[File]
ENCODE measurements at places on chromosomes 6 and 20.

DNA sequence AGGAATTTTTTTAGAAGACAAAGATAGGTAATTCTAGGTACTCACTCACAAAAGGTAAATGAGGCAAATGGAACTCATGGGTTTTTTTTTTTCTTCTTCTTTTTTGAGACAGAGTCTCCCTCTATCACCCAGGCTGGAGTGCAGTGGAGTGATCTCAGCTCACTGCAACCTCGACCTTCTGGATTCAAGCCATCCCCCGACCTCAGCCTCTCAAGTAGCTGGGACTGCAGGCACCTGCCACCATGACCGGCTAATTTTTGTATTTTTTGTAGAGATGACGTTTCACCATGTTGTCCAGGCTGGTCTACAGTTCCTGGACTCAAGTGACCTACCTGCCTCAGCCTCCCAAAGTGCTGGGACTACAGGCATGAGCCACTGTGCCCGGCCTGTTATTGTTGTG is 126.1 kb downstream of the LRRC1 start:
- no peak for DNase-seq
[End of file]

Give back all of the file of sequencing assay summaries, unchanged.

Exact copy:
ENCODE measurements at places on chromosomes 6 and 20.

DNA sequence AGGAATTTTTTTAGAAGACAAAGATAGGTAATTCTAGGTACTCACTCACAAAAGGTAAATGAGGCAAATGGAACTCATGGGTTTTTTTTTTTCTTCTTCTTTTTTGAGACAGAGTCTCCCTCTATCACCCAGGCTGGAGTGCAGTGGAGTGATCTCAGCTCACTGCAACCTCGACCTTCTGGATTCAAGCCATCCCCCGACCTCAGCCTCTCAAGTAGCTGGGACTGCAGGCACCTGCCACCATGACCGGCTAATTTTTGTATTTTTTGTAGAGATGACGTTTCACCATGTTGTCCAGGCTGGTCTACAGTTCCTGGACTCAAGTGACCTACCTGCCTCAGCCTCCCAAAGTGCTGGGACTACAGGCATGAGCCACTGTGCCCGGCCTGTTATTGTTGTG is 126.1 kb downstream of the LRRC1 start:
- no peak for DNase-seq